2 Best Answers To "How Do You Handle Stress" In An Interview
Are you preparing for the interviewer ask you, “How do you handle stress in the workplace?” or “How do you handle stress and pressure in the workplace?” Then you’ve come to the right place.
Answering this question requires a special touch and focus on the right things in order to not display your weaknesses and also answer the question in the way that the interviewer is looking for.
Let’s go ahead and get right into it.
What The Interviewer Wants To Know
All work environments have stress in the workplace. When an interviewer asks you questions related to how you cope with stress, it means they are trying to learn more about your experience.
Those who are experienced have methods for dealing with stress and pressure in the workplace. Those who aren’t, usually don’t have the methods intact.
When we answer this question, we don’t want to tell the interviewer our methods. But we should know what those are before we go into the interview.
Methods For Managing Stress In The Workplace
Here are some of the most professional methods for handling stress and pressure in the workplace. While some of them seem as though they might be telling the interviewer that you aren’t dedicated to your job (like the fact that you appreciate downtime and vacations) it is actually a very professional answer. Employers provide vacation time for a reason. They want you to use it.
Here are some of the best methods used by top professionals:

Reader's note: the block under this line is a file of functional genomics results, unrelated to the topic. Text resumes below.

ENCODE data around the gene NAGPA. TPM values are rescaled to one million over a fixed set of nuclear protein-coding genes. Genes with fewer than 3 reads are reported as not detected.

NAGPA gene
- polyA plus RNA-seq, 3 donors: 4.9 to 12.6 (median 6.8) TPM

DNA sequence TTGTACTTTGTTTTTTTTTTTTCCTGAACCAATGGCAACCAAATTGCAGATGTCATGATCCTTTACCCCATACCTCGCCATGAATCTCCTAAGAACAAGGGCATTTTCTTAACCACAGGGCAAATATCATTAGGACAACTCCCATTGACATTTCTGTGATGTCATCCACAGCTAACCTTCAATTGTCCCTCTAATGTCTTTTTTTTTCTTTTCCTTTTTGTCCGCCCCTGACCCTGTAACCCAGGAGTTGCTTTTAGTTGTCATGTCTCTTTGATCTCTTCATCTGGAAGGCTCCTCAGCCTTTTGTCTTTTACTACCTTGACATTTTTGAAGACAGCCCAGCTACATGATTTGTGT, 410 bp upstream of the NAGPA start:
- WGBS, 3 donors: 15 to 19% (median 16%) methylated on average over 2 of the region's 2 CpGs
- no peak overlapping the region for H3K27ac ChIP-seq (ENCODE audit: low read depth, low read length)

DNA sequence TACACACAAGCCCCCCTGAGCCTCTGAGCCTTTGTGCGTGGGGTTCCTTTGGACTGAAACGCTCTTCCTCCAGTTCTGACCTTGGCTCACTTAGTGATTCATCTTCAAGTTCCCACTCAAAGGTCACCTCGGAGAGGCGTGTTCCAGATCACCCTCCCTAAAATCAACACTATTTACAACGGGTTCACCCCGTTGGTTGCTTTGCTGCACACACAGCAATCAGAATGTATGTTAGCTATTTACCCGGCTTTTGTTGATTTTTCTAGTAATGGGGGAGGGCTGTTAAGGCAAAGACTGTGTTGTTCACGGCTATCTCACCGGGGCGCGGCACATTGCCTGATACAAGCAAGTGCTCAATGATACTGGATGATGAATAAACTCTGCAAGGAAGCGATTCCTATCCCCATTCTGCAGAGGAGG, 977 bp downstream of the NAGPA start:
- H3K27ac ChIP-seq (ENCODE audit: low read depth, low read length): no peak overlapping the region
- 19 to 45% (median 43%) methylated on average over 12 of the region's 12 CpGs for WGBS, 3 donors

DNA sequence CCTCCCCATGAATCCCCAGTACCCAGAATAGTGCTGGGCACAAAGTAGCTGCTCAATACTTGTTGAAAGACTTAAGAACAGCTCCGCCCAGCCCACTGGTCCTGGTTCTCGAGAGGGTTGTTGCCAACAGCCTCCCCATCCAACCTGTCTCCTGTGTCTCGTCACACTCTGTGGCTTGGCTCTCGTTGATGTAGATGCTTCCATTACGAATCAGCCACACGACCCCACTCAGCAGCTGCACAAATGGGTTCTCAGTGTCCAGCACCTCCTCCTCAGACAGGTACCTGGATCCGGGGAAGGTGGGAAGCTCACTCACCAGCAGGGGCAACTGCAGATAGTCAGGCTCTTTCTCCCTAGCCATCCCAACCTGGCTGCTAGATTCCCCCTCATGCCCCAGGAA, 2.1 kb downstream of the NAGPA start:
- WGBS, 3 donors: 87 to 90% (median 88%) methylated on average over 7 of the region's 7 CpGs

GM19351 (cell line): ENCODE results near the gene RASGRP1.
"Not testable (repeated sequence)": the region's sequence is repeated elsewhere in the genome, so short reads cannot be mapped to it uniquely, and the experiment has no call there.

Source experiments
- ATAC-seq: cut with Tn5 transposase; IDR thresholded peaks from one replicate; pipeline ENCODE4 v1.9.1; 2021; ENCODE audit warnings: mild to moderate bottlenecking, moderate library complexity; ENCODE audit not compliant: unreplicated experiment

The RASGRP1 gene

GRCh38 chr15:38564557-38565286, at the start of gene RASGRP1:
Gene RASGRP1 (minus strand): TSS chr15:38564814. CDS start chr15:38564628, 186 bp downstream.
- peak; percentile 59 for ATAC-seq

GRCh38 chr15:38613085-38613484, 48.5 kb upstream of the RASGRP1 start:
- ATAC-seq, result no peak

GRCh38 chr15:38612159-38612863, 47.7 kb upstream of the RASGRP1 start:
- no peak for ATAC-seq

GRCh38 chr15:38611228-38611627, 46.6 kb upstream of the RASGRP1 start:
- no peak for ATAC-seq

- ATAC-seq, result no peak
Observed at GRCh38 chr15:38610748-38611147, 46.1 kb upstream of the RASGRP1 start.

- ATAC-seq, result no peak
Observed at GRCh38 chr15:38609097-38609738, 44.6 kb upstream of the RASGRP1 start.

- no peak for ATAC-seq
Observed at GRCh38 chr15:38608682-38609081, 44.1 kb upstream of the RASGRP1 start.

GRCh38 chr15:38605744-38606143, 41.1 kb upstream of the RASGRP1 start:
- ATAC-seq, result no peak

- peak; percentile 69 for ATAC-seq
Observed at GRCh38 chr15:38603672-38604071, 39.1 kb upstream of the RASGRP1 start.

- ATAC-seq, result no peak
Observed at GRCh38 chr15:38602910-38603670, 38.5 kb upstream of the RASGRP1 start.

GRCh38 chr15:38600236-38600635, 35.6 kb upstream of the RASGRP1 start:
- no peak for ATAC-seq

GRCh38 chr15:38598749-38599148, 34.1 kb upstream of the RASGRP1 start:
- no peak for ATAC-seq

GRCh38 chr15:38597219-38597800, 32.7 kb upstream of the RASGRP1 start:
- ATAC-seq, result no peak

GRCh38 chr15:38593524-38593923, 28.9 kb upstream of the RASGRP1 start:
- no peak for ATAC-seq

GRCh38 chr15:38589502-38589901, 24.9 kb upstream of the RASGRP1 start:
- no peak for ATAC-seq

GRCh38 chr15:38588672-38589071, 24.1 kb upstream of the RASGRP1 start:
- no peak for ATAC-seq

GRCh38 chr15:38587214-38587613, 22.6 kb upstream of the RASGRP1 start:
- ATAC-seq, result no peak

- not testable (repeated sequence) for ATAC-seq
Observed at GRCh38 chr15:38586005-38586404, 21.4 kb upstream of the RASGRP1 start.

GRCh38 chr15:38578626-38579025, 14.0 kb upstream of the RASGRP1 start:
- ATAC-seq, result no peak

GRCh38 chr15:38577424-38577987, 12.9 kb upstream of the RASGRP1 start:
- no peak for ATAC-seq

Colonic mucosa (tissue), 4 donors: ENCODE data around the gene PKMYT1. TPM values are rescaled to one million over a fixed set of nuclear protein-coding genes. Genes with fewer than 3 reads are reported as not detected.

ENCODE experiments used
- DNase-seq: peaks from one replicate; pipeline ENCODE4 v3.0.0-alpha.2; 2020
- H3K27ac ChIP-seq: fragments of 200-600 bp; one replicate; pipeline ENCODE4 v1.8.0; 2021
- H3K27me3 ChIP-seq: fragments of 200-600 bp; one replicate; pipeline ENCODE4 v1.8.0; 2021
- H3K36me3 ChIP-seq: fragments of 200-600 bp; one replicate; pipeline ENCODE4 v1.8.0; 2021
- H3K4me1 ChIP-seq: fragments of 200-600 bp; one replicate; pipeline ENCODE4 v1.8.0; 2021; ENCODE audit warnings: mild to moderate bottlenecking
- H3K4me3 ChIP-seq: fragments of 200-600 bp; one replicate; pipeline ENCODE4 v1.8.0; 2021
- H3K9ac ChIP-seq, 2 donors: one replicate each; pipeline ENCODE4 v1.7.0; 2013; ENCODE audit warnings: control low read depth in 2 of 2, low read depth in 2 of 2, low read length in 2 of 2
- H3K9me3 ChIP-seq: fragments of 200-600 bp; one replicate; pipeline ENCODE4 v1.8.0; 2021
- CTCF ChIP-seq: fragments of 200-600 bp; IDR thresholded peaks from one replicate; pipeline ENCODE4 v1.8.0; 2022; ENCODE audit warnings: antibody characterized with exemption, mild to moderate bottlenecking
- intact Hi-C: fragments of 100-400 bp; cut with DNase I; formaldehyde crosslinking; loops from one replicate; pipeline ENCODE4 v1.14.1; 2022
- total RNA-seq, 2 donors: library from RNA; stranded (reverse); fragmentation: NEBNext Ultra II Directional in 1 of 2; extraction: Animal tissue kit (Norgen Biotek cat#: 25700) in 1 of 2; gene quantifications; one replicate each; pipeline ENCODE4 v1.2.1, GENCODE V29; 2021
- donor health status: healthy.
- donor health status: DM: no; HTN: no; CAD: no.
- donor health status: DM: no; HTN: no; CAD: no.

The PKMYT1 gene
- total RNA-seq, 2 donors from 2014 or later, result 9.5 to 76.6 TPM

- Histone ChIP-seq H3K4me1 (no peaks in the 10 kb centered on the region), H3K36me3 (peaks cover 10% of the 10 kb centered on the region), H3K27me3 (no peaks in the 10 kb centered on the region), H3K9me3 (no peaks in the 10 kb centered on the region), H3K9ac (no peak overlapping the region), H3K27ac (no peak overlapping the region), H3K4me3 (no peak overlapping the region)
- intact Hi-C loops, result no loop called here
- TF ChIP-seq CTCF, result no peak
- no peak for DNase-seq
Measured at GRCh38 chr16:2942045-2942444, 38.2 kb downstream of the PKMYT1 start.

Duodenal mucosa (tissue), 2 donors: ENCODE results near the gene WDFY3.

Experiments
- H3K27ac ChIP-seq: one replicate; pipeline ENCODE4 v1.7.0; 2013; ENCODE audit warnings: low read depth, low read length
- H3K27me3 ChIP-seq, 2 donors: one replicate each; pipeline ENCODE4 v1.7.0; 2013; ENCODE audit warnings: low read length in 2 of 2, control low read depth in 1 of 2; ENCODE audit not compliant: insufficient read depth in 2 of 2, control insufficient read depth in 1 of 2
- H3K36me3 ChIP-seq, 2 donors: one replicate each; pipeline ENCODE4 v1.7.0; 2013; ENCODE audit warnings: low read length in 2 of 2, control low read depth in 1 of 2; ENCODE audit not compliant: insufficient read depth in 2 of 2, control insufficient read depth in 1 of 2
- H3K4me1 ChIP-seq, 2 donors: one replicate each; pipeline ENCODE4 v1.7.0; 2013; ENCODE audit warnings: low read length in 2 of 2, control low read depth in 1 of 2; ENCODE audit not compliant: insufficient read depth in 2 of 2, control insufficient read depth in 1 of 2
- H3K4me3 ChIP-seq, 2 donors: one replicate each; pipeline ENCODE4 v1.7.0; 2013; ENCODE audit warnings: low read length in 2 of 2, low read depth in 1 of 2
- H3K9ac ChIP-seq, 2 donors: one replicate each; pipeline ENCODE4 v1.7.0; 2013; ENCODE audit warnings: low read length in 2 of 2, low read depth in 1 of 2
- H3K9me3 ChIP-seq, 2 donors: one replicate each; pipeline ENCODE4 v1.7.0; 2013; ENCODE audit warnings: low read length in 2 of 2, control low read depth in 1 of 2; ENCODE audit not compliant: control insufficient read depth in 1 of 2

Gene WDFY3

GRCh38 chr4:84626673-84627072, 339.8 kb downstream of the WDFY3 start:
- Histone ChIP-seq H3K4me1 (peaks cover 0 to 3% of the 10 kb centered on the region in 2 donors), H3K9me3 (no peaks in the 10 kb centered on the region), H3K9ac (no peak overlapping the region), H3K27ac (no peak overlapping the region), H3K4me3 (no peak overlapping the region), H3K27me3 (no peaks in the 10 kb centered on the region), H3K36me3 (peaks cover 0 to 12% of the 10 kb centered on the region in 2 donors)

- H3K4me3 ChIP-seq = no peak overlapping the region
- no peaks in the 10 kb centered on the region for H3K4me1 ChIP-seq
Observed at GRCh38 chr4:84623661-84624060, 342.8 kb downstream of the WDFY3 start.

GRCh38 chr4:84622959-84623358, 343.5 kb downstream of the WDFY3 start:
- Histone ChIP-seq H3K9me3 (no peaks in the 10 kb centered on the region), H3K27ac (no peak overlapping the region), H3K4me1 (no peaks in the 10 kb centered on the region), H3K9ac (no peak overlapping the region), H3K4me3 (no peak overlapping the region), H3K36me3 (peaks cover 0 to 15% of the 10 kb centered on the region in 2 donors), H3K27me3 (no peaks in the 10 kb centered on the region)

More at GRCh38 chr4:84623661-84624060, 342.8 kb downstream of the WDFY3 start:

- Make sure I’m aware of my stressors.
- Develop healthy responses to stressors.
- Establish healthy boundaries with my workload.
- Take time to recharge and use vacation days.
- Take time to communicate with management.
- Get support, and learn to ask for help when needed.
Again, it’s important that you recognize this is not part of your interview answer. But it’s important to remember that these are your core methods in case the interviewer wants clarification. For example, if they ask how you’d tell someone else to manage their stressors.
What To Avoid In Your Interview Answer
The worst mistake you can make when answering this question is trying to focus too much of the attention on yourself. The reality is that stress and pressure in the workplace are a good thing. It means that the company is progressing forward. And sometimes progress means friction or stress.
When answering your question, you want to avoid things like, “I’m looking for a low-stress job” or “I find myself having a lot of anxiety so I want a very stress free job”. Anything that might indicate that you are more concerned about your own needs than the companies.
Additionally, avoid long answers that contain working scenarios where you felt as though stress could have been avoided. The question the interviewer is asking is how you manage stress. They don’t want to hear about how you think a more stress-free environment should be created. This could also make you feel agitated, in which case your body language would change and cause the interviewer to feel uncomfortable.
What Your Answer Should Contain
A good answer to this question can be a small example of previous experiences and how you handled stress in that particular scenario. Though, this is different then if they ask “Describe a challenge you overcame”.